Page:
Communications Outlook 1999
Table 10.5. Trade balances (export-imports) of OECD countries for communications equipment
In thousands of US$
1990
Australia
Austria
Belgium-Luxembourg
Canada
Czech Republic
Denmark
Finland
France
Germany
Greece
Hungary
Iceland
Ireland
Italy
Japan
Korea
Mexico
Netherlands
New Zealand
Norway
Poland
Portugal
Spain
Sweden
Switzerland
Turkey
United Kingdom
United States
OECD
NAFTA
EU
EFTA
Source:
–607
308
341
–576
64
471
–248
–707
–306
–31
–81
–1 900
9 940
–1 032
–906
–303
–194
–298
–1 593
1 119
–740
–72
–768
–6 940
–5 061
–8 548
–4 504
–965
350
839
949
082
..
307
882
457
726
653
..
227
694
184
920
..
287
226
182
178
..
905
235
562
571
387
408
095
388
464
949
976
1991
–618
303
268
–800
–68
171
–211
–1 202
–296
–40
–11
–2 139
11 125
–1 225
–966
–267
–193
–357
–1 456
1 180
–753
–96
133
–6 801
–4 320
–8 827
–4 651
–986
274
763
492
976
..
332
941
655
225
383
..
163
181
396
766
..
428
306
044
107
..
749
806
684
444
036
884
017
993
421
270
713
1992
–767
–111
215
–822
–19
449
266
–782
–345
–218
–40
–14
–1 248
12 141
1 420
–681
–248
–248
–456
–312
–1 151
1 397
–555
–49
–235
–7 509
69
–6 911
–2 575
–844
793
568
009
610
..
750
280
868
240
779
113
828
490
773
816
..
829
875
129
338
933
487
261
430
724
981
387
706
467
487
023
890
1993
–923
–49
436
–790
–262
–86
859
271
–760
–534
–200
–29
–13
–540
11 613
1 988
–512
–231
–302
–494
–201
–442
1 849
–483
–145
22
–6 943
3 093
–5 745
297
–815
339
246
364
958
149
427
298
995
181
882
652
263
916
680
035
..
407
330
027
912
290
211
828
432
480
089
592
177
085
728
980
656
1994
–1 040
–32
713
–764
–348
–56
1 387
272
86
–537
–236
–44
122
–893
10 717
3 474
2 815
–372
–319
–393
–410
–61
–573
2 572
–566
–148
360
–8 619
7 101
–6 568
2 987
–1 004
322
080
200
280
199
698
112
165
406
215
844
636
167
476
635
177
263
020
906
261
978
502
184
003
716
934
496
063
309
081
374
613
1995
–1 618
–864
562
–780
–500
–194
2 686
860
506
–513
–149
–48
177
–984
7 279
3 428
4 533
–654
–458
–452
–463
–22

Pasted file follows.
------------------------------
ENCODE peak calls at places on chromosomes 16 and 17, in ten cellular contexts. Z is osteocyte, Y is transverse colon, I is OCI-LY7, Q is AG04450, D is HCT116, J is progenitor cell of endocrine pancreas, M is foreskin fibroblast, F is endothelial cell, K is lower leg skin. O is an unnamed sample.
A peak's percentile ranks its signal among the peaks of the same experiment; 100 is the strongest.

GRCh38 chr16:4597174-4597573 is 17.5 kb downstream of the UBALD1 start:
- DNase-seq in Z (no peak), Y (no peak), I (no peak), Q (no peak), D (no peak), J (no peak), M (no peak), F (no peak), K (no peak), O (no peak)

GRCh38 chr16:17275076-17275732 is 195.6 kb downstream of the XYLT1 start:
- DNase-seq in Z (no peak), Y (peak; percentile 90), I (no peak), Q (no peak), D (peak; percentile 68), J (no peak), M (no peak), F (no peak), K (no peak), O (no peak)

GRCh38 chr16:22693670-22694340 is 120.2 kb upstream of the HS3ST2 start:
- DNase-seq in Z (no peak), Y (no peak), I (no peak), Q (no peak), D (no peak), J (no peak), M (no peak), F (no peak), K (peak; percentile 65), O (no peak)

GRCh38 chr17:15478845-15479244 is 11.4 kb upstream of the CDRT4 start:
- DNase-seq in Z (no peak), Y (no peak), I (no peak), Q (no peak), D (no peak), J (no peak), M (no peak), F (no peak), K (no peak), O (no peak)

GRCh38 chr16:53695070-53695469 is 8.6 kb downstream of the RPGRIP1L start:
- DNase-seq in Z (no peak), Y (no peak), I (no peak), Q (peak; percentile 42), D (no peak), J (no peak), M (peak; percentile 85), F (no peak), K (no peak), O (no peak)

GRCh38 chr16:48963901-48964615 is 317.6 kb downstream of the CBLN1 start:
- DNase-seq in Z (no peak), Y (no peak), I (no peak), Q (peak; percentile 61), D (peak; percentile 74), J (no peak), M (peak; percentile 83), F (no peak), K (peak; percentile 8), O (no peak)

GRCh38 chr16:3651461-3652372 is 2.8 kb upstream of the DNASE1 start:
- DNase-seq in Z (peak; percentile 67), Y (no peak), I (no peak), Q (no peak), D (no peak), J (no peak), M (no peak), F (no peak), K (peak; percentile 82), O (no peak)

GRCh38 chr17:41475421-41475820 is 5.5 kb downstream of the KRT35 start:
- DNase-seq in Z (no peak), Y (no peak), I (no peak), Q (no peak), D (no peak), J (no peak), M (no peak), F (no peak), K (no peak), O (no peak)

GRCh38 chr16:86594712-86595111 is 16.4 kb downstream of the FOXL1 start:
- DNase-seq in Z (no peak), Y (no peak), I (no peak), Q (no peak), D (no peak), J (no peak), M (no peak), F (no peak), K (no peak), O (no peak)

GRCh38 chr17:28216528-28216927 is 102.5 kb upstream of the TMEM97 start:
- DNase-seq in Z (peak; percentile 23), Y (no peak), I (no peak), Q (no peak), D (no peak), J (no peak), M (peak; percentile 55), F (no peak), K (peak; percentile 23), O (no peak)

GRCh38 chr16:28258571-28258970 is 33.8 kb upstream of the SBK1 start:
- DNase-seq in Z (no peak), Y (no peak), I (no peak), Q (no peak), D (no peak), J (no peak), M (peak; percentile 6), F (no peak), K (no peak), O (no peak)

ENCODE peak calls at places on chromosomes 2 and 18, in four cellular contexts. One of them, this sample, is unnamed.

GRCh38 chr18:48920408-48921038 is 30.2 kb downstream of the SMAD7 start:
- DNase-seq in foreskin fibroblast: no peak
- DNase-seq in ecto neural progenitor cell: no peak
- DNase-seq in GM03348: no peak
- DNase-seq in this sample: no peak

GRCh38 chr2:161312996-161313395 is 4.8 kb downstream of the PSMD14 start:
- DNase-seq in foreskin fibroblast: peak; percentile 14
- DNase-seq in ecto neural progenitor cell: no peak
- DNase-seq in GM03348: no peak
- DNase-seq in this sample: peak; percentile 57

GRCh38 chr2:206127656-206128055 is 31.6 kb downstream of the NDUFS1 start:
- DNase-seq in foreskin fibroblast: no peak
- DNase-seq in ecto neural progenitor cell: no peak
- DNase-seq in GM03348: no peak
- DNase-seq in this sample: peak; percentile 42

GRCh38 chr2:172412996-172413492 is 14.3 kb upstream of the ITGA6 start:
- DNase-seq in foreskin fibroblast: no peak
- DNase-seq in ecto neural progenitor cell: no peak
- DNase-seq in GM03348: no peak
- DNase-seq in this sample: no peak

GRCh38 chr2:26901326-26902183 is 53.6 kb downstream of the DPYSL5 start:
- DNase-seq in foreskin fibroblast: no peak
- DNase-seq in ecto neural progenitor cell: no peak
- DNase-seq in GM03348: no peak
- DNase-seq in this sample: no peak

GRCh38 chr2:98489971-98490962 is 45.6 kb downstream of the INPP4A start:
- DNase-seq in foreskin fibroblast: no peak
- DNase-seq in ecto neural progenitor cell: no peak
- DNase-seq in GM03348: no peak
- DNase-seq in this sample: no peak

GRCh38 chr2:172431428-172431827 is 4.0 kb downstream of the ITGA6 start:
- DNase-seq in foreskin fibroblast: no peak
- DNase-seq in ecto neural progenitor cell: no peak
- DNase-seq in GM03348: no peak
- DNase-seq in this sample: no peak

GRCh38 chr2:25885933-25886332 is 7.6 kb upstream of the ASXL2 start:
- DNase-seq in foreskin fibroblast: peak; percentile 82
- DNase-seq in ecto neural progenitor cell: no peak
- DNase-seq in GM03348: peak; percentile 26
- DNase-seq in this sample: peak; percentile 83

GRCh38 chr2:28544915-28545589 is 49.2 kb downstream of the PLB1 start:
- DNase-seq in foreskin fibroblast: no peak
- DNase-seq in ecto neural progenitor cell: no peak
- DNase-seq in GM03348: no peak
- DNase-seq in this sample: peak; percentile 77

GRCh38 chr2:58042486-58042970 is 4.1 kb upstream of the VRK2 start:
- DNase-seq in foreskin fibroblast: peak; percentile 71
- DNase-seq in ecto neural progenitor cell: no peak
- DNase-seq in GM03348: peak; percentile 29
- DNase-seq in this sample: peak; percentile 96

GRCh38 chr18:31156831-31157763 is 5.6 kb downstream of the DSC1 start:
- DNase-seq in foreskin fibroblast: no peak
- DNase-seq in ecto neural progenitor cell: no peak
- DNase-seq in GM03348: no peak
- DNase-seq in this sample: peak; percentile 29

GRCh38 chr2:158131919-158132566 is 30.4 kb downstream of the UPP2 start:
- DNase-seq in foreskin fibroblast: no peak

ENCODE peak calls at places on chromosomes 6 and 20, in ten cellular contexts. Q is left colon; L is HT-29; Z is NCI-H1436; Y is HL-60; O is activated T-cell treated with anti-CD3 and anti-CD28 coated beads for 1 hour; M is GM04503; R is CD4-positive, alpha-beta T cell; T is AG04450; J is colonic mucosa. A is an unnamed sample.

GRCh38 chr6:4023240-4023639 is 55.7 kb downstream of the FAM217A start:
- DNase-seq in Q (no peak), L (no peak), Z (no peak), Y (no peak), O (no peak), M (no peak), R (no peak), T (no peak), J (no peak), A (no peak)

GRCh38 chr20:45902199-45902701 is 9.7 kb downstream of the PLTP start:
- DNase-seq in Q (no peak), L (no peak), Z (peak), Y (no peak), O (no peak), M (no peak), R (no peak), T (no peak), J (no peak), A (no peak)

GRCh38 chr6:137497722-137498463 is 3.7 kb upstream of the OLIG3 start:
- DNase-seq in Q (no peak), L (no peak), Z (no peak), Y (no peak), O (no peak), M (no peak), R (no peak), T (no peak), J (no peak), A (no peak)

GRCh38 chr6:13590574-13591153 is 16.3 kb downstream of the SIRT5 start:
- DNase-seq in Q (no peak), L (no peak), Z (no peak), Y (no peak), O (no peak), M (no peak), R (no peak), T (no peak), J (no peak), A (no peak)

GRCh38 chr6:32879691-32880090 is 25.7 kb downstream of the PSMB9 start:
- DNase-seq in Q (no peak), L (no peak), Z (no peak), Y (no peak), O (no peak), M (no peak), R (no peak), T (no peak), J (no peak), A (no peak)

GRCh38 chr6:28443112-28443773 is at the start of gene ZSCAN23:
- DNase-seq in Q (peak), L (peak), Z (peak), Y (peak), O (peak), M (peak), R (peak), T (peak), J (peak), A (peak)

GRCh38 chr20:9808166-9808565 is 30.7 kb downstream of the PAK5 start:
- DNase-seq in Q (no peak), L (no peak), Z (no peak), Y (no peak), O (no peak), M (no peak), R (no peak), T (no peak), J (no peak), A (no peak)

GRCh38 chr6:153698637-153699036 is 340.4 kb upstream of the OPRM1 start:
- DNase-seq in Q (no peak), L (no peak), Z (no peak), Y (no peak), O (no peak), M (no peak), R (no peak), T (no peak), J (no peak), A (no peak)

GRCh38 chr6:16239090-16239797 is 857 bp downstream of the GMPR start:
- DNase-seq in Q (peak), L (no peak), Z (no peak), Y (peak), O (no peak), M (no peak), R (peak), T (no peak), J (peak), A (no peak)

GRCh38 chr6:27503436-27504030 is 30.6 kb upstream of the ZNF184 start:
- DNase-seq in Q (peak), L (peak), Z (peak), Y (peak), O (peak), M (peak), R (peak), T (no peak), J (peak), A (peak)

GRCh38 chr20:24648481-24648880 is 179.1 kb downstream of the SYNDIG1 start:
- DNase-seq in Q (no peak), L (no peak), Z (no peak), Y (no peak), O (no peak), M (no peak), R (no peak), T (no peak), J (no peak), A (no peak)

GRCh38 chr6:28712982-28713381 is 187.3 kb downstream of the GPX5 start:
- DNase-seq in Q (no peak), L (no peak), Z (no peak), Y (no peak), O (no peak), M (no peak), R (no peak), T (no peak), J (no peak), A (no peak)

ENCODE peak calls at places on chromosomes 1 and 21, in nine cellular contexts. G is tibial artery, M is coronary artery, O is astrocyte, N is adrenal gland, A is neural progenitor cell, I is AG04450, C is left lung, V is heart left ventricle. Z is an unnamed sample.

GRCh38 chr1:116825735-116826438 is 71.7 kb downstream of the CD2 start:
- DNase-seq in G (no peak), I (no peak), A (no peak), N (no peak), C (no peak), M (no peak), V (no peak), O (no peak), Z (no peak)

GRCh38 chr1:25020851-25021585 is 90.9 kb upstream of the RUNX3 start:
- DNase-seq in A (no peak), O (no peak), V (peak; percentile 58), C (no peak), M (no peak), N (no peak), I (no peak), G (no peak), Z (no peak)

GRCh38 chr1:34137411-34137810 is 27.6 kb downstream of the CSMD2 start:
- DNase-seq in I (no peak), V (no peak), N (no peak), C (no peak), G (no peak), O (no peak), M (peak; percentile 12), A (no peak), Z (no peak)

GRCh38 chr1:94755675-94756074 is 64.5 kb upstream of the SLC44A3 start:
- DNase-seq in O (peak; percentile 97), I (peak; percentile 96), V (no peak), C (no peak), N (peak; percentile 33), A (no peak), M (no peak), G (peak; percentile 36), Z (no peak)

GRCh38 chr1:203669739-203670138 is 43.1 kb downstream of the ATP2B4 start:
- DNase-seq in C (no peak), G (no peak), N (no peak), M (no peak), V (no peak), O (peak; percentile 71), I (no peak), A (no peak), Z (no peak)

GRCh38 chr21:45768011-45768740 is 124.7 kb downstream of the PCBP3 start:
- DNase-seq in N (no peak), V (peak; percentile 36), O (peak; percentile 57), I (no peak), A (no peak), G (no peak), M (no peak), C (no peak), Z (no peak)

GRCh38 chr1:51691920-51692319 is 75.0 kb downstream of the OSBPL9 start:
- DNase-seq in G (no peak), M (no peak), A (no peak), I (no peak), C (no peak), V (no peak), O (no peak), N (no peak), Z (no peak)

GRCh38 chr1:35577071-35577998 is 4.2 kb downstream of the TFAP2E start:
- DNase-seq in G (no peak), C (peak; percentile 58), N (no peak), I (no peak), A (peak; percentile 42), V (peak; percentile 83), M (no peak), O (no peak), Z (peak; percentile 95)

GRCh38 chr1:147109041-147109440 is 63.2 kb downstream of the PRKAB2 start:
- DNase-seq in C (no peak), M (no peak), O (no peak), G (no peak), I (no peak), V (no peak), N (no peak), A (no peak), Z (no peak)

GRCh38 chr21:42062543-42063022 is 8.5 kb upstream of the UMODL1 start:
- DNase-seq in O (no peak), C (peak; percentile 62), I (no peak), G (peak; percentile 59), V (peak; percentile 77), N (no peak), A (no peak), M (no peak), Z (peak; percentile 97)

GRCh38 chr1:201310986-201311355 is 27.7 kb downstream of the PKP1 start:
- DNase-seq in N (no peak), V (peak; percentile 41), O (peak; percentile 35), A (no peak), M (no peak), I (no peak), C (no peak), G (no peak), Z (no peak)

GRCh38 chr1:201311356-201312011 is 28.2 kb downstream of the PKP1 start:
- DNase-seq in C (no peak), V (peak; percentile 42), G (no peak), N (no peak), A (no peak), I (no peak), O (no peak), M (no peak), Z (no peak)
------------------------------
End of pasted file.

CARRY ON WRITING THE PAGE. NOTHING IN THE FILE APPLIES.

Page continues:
–687
4 116
–738
–313
461
–7 061
8 105
–3 308
5 448
–1 240
288
931
190
419
620
583
262
175
039
044
827
949
769
903
966
728
707
189
640
437
329
912
523
657
840
156
954
569
287
282
960
226
CAGR
1990-96
1996
–1 673
–749
725
61
–671
–257
2 577
1 208
1 888
–405
–249
–51
205
–862
4 137
3 585
5 086
–1 023
–359
–338
–562
–15
–1 518
5 978
–610
–440
1 546
–6 281
10 929
–1 133
7 099
–1 000
898
891
063
365
923
832
070
589
473
077
265
219
570
421
956
512
421
840
292
576
228
968
336
316
612
066
880
357
412
571
383
406
18.4
13.3
32.7
4.7
8.6
–12.3
–13.6
2.1
2.9
9.7
–38.6
–0.8
32.2
–3.2
35.1
–1.6
–28.6
0.6
OECD FTS database.
228
OECD 1999
Trade in Communication Equipment
Table 10.6. Evolution of the trade surplus/deficit per capita for the OECD countries for communications equipment
In US$
Australia
Austria
Belgium-Luxembourg
Canada
Czech Republic
Denmark
Finland
France
Germany
Greece
Hungary
Iceland
Ireland
Italy
Japan
Korea
Mexico
Netherlands
New Zealand
Norway
Poland
Portugal
Spain
Sweden
Switzerland
Turkey
United Kingdom
United States
OECD
NAFTA
EU
EFTA
Source:
1990
1991
1992
1993
1994
1995
1996
–36.0
40.1
33.1
–20.7
..
12.5
94.6
–4.4
–8.9
–30.0
..
–122.5
–23.3
–33.3
80.5
..
–12.4
–60.6
–90.2
–45.8
..
–30.3
–40.6
130.8
–108.4
–1.3
–13.3
–27.3
–4.9
–23.4
–12.3
–85.3
–36.1
39.1
25.9
–28.5
..
–13.3
34.3
–3.7
–15.1
–28.9
..
–155.7
–3.2
–37.5
89.8
..
–14.5
–64.2
–78.7
–45.3
..
–36.3
–37.0
137.2
–109.2
–1.7
2.3
–26.5
–4.1
–23.9
–12.7
–86.4
–44.4
–14.2
20.7
–28.9
..
–3.8
89.2
4.7
–9.7
–33.5
–21.2
–157.0
–4.1
–21.9
97.7
..
16.4
–45.0
–72.3
–58.1
–11.9
–31.7
–29.2
161.4
–79.7
–0.9
–4.1
–29.0
0.1
–18.5
–7.0
–73.4
–52.8
–6.2
41.7
–27.5
–25.5
–16.7
169.8
4.7
–9.4
–51.6
–19.6
–111.3
–4.0
–9.5
93.3
..
22.6
–33.5
–66.5
–70.5
–12.9
–20.5
–11.2
212.4
–68.7
–2.5
0.4
–26.5
2.9
–15.2
0.8
–70.3
–58.8
–4.0
68.0
–26.3
–33.9
–10.9
272.8
4.7
1.1
–51.6
–23.3
–167.8
34.5
–15.6
85.9
78.1
31.4
–24.2
–90.9
–91.2
–10.7
–6.3
–14.5
293.9
–79.8
–2.5
6.2
–32.6
6.6
–17.1
8.1
–86.0
–90.6
–107.5
53.4
–26.5
–48.8
–37.3
526.0
14.8
6.2
–49.1
–14.8
–182.0
50.1
–17.2
58.2
76.3
49.7
–42.3
–128.8
–104.4
–12.0
–2.3
–17.3
468.4
–103.1
–5.1
8.0
–26.4
7.5
–8.5
14.7
–105.4
–92.7
–92.5
68.6
2.1
–65.5
–49.2
502.7
20.7
23.1
–38.6
–24.8
–189.0
57.8
–15.1
33.0
79.1
54.9
–65.7
–99.7
–77.9
–14.6
–1.6
–38.3
677.9
–84.5
–7.1
26.6
–23.3
10.0
–2.9
19.1
–84.5
CAGR
1990-96
–17.1
12.9
32.1
–4.3
7.5
12.4
–13.8
1.4
1.7
9.3
38.6
1.0
31.5
4.1
32.9
2.6
29.4
0.2
OECD FTS database.
229
OECD 1999
Communications Outlook 1999
Figure 10.6. Communications equipment trade surplus/deficit per capita, 1996
in US$
Iceland
New Zealand
Australia
Austria
Switzerland
Norway
Netherlands
Czech Republic
Denmark
Greece
Spain
Hungary
United States
Italy
Poland
Turkey
Portugal
Canada
OECD
France
Germany
United Kingdom
Japan
Mexico
Ireland
Belgium-Luxembourg
Korea
Finland
Sweden
-200
-100
0
100
200
300
400
500
600
700
800
Note: Total exports and imports in 1996 include data from 1995 for SITC 76417 as none was available for 1996.
Source: OECD FTS database.
demonstrating an exports-weighted trade balance. The United States, the United Kingdom and France are
placed upper middle of centre, indicating a balanced trade result. Countries mapped lowest are those with